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  • Posted by $ MikeMarotta 3 years, 7 months ago
    Nice interpretation. Thanks. It was interesting to read your processing of Ayn Rand's ideas. I am on my third copy of ITOE. There's a lot in there to think about. I have never been happy with the "robot analogy" school. We know enough about human perception to just talk about humans. (That applies to other philosophical arguments, also.).

    Speaking of humans, behavioral researchers sent teams to meet distant peoples in order to test so-called "human nature." Their problem was their belief that university psychology laboratories just test university students (and sometimes their children) and from that attempt to claim that some behaviors - sharing, for instance - are "natural" to humans.

    Among their findings with ten so-called "primitive" tribes was that our common optical illusions do not work with everyone. They are learned, not natural.

    That fact must be integrated into the Objectivist theory of epistemology.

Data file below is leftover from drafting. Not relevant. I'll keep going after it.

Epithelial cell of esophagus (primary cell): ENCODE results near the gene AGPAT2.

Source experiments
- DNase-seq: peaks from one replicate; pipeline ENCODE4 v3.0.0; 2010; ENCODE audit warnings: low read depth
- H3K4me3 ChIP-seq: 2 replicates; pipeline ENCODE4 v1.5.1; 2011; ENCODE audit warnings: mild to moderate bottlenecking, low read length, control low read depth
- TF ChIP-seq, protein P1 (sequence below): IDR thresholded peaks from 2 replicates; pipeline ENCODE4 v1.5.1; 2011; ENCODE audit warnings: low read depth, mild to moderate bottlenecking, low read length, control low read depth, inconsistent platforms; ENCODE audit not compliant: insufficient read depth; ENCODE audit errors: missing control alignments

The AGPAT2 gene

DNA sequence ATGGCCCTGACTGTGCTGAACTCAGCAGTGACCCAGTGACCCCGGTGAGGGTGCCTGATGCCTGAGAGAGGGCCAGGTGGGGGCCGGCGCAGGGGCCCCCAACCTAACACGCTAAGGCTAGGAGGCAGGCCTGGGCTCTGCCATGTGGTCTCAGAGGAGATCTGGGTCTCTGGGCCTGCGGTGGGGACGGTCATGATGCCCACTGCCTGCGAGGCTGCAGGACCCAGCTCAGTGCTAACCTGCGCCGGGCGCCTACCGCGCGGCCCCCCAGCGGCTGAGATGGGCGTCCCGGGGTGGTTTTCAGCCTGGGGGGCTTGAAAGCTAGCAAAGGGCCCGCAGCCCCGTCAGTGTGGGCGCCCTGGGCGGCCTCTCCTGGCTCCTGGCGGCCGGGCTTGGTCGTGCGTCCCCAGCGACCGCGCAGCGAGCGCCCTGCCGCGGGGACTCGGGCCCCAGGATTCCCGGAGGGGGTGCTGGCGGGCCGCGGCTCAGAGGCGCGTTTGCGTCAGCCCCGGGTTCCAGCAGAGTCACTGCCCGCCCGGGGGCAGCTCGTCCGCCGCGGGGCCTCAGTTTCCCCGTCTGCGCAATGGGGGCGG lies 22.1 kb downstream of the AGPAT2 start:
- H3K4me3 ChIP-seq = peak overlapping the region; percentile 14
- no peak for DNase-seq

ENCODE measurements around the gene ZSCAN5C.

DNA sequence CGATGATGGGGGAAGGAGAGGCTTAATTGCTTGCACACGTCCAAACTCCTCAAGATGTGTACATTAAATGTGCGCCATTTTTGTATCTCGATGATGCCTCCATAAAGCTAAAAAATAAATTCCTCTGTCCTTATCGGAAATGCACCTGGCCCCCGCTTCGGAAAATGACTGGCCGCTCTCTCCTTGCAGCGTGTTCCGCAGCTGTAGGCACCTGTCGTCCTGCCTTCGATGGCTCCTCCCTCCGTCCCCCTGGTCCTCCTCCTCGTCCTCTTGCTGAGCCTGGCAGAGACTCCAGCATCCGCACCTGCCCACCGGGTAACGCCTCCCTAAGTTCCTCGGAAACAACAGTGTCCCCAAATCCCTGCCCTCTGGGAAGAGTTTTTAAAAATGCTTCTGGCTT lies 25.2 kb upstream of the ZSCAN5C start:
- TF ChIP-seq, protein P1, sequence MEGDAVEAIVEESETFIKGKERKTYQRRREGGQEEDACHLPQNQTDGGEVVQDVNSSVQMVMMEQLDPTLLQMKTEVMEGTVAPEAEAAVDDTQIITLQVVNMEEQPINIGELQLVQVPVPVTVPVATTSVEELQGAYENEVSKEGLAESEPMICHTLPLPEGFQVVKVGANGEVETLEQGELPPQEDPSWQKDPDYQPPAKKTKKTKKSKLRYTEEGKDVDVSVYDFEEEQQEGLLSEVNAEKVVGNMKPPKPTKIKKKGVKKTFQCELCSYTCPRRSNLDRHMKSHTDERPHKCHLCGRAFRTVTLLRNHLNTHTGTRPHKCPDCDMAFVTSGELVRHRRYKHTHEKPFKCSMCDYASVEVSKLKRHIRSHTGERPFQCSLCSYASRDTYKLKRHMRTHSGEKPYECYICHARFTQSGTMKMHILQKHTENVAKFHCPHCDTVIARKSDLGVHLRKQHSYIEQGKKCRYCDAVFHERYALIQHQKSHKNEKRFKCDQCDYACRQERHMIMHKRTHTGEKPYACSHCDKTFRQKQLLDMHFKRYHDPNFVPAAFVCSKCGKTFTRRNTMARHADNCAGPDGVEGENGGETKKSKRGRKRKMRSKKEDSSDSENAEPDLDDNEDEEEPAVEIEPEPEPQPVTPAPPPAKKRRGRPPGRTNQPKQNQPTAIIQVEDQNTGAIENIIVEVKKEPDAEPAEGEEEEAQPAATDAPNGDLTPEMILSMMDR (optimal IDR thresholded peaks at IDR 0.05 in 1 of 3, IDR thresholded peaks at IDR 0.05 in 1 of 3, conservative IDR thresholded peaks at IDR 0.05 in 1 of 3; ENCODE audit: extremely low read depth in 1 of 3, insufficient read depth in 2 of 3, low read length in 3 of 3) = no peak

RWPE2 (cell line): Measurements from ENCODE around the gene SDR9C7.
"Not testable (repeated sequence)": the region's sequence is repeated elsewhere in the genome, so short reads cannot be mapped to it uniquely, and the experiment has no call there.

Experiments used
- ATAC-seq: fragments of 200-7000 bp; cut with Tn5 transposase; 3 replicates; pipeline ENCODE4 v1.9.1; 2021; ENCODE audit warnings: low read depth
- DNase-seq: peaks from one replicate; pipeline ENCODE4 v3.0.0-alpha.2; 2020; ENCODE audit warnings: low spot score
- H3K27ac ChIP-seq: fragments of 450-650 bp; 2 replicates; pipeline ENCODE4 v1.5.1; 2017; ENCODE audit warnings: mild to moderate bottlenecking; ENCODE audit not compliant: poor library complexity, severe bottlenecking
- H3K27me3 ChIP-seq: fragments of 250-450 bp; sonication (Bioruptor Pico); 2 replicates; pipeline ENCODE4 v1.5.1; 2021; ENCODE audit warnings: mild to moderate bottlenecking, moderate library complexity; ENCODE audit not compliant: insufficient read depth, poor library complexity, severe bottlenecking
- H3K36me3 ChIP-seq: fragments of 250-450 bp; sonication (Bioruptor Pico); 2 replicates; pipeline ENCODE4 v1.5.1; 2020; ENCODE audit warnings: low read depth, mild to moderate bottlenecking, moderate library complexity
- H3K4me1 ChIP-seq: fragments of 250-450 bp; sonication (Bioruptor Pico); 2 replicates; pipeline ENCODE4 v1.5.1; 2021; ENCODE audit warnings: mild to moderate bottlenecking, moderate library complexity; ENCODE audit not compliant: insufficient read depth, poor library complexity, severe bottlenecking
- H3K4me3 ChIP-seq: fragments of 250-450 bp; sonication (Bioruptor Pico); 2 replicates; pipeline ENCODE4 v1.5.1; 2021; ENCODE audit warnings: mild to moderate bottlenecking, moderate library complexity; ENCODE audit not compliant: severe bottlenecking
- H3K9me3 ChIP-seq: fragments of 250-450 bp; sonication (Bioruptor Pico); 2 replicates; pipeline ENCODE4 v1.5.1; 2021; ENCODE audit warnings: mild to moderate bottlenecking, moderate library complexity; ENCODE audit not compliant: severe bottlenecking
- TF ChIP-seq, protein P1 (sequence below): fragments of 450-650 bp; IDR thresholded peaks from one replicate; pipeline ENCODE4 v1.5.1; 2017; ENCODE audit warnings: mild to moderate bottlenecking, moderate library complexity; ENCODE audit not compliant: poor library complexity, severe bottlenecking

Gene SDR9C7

See "The weirdest people in the world?" by Joseph Henrich, Steven J. Heine, and Ara Norenzayan, in BEHAVIORAL AND BRAIN SCIENCES (2010) 33, 61–135.
    (Summary here: http://www2.psych.ubc.ca/~henrich/pdf... )
    (Full paper here: http://www2.psych.ubc.ca/~henrich/pdf... )

    Just a note, though, while the authors attempt to portray an objective view of their work, of course, it is easy to find their collectivist assumptions. I look beyond that. The fact that we, the Western Educated Industrialized Rational and Democratic (WEIRD) people are so far advanced is specifically because of these differences that we developed. It is important to understand and appreciate those differences. It remains that optical illusions are not "natural" and hypothetical robots are not necessary.
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  • Posted by CircuitGuy 3 years, 7 months ago
    I liked this article. I sort of have an intuitive sense of it from my awareness of how expectations can affect observations in engineering. This is explains the philosophy behind how I know just seeing is not sufficient for believing.
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